Spike Brewing 12.5 Conical Fermenter Giveaway - Enter Now!

Home Brew Forums > Home Brewing Beer > Bottling/Kegging > Regulator problems? Or Judo problems?

Reply
 
LinkBack Thread Tools
Old 10-21-2008, 02:11 PM   #1
Judochop
Feedback Score: 0 reviews
Recipes 
 
Join Date: Oct 2008
Location: Libertyville, IL
Posts: 319
Liked 5 Times on 4 Posts

Default Regulator problems? Or Judo problems?

If I set my regulator to a certain PSI, should the gauge remain at that level? My understanding is that the gauge is reading the pressure from the CO2 tank and has nothing to do with the pressure inside the keg. Is that not correct? I ask b/c my PSI needle seems to wander while I’m away. It seems to wander up to higher PSI’s. I then unscrew the pin to drop the PSI level and it takes several twists before the needle begins to move.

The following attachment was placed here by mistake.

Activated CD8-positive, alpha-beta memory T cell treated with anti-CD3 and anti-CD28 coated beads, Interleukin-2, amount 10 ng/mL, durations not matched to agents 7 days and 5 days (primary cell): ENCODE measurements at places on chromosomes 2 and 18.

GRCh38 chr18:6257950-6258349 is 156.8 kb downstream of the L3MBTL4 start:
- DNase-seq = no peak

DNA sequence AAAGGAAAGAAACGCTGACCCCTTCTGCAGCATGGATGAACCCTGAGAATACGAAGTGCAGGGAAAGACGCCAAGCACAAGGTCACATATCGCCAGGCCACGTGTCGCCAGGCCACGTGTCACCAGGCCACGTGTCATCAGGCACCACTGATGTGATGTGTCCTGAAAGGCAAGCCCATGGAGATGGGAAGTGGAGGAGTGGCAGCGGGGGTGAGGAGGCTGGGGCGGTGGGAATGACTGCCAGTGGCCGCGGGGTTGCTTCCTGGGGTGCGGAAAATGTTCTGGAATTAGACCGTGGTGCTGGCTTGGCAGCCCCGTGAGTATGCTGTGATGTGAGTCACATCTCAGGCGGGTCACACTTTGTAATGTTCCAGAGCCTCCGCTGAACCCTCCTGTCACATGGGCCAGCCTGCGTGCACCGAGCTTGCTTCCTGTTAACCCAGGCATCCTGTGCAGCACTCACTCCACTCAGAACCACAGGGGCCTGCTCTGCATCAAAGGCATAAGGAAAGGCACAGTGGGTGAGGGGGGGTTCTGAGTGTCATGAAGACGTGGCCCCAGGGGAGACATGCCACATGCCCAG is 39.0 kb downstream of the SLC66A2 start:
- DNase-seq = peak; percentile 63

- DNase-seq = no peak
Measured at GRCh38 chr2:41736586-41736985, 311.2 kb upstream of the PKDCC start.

Is this a user error, or user ignorance, or do I have a wacked out reg on my hands?

I’ve also noticed that the other gauge on my regulator – the one which supposedly reads the amount of CO2 in the tank – has always been on flat-out ‘empty’. It’s never budged. (My CO2 tank is not empty. Not yet, anyway.) Could that be b/c of something I’m doing wrong, or is the thing just busted?

I went to kegs b/c I want CONTROL!!! But I’m losing it. I’m losing my precious control. I feel like I’m being utterly manhandled by these wicked contraptions.

Heeeellllllp meeeeeeeeee……

__________________
Judochop is offline
 
Reply With Quote Quick reply to this message
Old 10-21-2008, 02:27 PM   #2